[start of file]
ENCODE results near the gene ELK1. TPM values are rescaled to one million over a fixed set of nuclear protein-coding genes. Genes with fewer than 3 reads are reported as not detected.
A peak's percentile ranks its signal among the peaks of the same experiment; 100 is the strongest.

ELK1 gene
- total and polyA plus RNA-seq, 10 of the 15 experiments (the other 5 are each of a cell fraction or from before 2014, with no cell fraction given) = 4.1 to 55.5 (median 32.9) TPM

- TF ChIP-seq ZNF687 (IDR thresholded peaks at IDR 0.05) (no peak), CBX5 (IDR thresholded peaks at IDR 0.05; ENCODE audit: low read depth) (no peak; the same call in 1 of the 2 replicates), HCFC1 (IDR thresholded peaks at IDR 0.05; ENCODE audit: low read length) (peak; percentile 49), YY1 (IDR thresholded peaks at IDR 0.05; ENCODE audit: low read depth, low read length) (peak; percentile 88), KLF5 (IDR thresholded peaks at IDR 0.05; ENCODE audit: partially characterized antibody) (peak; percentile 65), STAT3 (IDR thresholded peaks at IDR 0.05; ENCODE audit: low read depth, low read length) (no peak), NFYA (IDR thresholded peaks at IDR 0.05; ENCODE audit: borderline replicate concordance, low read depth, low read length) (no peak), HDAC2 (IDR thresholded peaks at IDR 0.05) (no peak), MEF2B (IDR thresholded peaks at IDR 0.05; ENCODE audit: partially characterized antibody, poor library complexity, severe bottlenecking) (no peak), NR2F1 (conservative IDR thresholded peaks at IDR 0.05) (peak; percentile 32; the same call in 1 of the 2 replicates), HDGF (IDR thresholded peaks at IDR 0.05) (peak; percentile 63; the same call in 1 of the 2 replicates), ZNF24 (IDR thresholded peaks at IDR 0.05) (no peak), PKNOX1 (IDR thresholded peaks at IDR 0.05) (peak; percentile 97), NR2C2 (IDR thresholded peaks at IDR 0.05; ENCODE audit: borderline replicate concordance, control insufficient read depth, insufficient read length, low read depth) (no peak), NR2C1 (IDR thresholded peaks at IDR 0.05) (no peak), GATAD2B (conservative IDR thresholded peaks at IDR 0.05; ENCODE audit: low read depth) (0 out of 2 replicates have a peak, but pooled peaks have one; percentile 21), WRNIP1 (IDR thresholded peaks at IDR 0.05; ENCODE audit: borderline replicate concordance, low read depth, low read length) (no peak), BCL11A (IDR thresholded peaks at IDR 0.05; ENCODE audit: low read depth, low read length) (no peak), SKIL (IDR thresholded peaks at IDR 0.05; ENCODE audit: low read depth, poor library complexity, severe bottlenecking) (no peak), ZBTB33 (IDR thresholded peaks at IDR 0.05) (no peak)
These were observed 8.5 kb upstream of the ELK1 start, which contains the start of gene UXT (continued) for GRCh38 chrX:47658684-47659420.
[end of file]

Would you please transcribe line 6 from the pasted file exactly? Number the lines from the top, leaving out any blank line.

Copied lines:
These were observed 8.5 kb upstream of the ELK1 start, which contains the start of gene UXT (continued) for GRCh38 chrX:47658684-47659420.